Oxfam Gets it Wrong About Inequality (again)!
It’s that time of the year again! Oxfam has released its latest Global Inequality Report in which it is made to seem like we live in a dystopian future where all the resources are in the hand of a select few and the remainder of the world is somewhere between a Hobbesian state of nature and indentured servitude. Despite the flaws with Oxfam’s methodology being pointed out again and again, the report keeps gathering more attention with each passing year. It will surely be much discussed at the upcoming Davos conference, where the world’s rich elites gather each year to complain about the fact that there are rich elites.
The way Oxfam calculates inequality is fundamentally flawed, and it is from this calculation that all other flaws flow. According to the report, the world’s 42 richest people own the equivalent of the bottom 50%, which is roughly 3.6 billion people. This statistic is arrived at based on one’s net worth, i.e assets minus liabilities. This should send alarm bells sounding immediately, since most nations with a developed financial system allow for capable functioning despite debt, and many of the most materially wealthy individuals are incredibly indebted as they fuel their investments (especially in a low interest world) through taking on debt. Let us consider the individual level then with net worth and see if it is an accurate portrait of unequal living standards. A recent Harvard graduate who is working an entry level job has no capital assets, a low to moderate income, and a very sizeable debt. Regardless, that debt is an investment in his future earning potential which is only currently unrealized, and nobody would be likely to call this individual deprived by any means. Now compare this to a rural Chinese farmer with a low income, limited assets, but little to no debt. Given Oxfam’s calculations, the rural farmer far surpasses this indebted college graduate as it is a cross section of the economy during a given year.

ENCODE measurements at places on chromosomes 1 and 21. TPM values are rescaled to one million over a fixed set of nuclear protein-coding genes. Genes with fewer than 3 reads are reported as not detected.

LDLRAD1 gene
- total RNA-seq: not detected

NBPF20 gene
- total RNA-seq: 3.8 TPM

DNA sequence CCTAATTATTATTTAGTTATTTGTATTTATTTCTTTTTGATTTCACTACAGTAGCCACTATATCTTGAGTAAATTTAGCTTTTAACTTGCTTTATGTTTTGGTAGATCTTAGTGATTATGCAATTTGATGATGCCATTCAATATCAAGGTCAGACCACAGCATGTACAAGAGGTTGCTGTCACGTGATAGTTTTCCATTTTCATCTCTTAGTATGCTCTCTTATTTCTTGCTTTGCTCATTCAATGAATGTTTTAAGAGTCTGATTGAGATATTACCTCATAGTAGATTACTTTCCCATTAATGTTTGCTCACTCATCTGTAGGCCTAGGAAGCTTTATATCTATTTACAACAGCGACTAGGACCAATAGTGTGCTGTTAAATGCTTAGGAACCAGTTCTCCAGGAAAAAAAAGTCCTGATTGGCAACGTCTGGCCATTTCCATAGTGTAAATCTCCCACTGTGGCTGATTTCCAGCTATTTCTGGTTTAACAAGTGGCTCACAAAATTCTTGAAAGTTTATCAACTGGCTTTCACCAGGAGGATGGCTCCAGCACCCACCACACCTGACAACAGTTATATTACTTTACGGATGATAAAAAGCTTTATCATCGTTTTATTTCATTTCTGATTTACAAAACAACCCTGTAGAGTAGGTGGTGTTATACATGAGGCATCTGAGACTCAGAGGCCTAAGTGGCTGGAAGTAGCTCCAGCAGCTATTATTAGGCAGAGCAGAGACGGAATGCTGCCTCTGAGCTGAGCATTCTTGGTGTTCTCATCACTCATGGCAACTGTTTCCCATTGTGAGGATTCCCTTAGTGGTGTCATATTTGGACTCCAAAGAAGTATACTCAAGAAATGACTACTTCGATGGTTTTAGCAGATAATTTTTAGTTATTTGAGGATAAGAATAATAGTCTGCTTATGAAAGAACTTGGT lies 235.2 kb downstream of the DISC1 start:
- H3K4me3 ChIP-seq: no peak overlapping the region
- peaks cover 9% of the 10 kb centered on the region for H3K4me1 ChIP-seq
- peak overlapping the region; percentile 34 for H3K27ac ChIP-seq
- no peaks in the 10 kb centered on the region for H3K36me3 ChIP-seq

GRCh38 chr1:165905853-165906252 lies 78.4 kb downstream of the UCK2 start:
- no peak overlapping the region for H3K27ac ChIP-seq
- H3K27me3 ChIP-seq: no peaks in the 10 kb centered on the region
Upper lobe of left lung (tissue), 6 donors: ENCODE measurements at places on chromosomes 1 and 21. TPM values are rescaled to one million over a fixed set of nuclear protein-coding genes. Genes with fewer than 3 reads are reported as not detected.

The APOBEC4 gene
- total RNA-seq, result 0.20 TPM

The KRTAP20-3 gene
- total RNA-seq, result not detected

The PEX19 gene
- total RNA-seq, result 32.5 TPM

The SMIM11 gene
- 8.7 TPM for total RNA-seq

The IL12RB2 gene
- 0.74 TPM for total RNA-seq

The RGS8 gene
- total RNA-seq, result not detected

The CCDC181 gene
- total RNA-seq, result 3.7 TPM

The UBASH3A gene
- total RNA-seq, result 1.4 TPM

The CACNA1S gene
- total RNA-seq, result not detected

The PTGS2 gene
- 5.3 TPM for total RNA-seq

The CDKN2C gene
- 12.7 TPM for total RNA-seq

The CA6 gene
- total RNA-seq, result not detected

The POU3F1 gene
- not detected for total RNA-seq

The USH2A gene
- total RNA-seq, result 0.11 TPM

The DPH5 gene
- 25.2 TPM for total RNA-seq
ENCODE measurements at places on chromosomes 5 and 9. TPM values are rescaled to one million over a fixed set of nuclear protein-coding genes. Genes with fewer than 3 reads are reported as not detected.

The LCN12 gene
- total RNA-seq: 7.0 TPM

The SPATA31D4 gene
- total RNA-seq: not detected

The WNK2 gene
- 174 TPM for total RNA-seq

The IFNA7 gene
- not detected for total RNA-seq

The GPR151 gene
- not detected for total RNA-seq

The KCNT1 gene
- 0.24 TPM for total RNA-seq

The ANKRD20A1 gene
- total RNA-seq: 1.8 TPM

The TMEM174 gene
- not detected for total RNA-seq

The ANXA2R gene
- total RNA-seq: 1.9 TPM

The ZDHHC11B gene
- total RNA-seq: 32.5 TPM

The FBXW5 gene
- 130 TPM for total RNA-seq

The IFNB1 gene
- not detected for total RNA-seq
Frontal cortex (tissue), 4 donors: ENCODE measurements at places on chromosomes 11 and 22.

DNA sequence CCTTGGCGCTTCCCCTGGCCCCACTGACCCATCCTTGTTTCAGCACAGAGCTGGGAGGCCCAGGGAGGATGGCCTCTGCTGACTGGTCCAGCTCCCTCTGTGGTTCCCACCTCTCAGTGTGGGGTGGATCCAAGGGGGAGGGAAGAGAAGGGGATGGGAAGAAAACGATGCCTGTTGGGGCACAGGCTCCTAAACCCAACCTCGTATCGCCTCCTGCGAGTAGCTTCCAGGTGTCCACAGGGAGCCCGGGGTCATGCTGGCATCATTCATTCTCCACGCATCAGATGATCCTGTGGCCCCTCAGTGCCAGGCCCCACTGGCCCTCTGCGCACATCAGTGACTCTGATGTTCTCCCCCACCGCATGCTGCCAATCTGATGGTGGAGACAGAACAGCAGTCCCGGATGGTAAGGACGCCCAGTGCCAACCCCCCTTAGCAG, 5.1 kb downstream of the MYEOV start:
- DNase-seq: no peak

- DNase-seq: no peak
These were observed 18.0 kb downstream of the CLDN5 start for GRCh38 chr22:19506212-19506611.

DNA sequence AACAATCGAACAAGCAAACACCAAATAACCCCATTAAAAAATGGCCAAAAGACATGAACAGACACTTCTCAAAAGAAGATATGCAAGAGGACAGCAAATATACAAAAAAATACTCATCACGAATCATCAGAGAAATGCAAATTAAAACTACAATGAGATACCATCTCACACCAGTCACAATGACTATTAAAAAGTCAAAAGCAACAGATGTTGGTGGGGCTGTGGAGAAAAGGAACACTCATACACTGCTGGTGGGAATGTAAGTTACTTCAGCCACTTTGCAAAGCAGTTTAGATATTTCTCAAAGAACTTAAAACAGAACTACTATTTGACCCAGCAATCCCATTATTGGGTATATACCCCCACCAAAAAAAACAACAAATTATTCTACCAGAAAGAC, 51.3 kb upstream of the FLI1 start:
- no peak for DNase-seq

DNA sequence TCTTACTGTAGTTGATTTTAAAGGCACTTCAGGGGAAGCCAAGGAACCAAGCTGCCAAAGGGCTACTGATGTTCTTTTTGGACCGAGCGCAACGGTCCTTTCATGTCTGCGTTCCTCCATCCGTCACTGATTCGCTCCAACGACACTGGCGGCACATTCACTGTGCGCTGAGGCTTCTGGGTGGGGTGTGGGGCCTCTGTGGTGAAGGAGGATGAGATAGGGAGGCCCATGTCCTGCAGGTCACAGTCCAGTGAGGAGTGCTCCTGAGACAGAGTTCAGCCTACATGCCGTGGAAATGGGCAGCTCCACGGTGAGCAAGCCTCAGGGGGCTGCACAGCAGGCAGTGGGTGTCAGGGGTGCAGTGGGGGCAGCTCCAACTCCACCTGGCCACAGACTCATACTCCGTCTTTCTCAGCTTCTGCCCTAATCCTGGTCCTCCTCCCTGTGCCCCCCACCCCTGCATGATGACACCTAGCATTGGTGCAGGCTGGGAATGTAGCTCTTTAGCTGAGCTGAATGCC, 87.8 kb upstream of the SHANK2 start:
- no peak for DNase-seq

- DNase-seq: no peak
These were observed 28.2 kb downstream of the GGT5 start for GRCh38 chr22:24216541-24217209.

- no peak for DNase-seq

Oxfam supposedly addressed this issue in their latest report by adding in another statistic, which discounts those who are net debtors. When they do this, they find that the wealth of 128 billionaires, instead of 42, equals the bottom half of the world’s population. This statistic does nothing, however, to address the methodological problem of a net wealth calculation. It is not just that a Harvard graduate is not as poor as a rural Chinese farmer; it is that they are objectively better off. By simply getting rid of those people who are numerically in debt, but in reality doing well, Oxfam is not fixing their method, they are making it conform to their ideological biases.
Over the last 150 years more people have been lifted from below subsistence levels than in all previous epochs of humanity combined. Over the last few decades the Chinese economic miracle has lifted 600 million people out of absolute poverty, thereby halving global extreme poverty levels. You would be hard pressed to find an argument against the claim that we currently live in the most materially prosperous age in human history, and this shows no signs of getting worse any time soon. Technological advance is improving life expectancy, reducing infant mortality, and increasing general welfare at an unparalleled rate, with the rate of improvement in technological capability looking to accelerate. New advances in artificial intelligence and the internet of things provide alleviation from work and improved interconnectedness, while improving the general levels of productivity.